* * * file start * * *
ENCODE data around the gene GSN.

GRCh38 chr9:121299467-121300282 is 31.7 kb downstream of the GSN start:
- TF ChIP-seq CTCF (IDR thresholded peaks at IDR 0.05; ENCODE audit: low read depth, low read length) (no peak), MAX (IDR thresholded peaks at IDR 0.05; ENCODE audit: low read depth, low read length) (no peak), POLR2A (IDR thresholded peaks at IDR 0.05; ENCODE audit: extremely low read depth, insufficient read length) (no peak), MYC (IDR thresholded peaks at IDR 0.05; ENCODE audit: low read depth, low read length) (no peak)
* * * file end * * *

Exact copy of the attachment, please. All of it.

ENCODE data around the gene GSN.

GRCh38 chr9:121299467-121300282 is 31.7 kb downstream of the GSN start:
- TF ChIP-seq CTCF (IDR thresholded peaks at IDR 0.05; ENCODE audit: low read depth, low read length) (no peak), MAX (IDR thresholded peaks at IDR 0.05; ENCODE audit: low read depth, low read length) (no peak), POLR2A (IDR thresholded peaks at IDR 0.05; ENCODE audit: extremely low read depth, insufficient read length) (no peak), MYC (IDR thresholded peaks at IDR 0.05; ENCODE audit: low read depth, low read length) (no peak)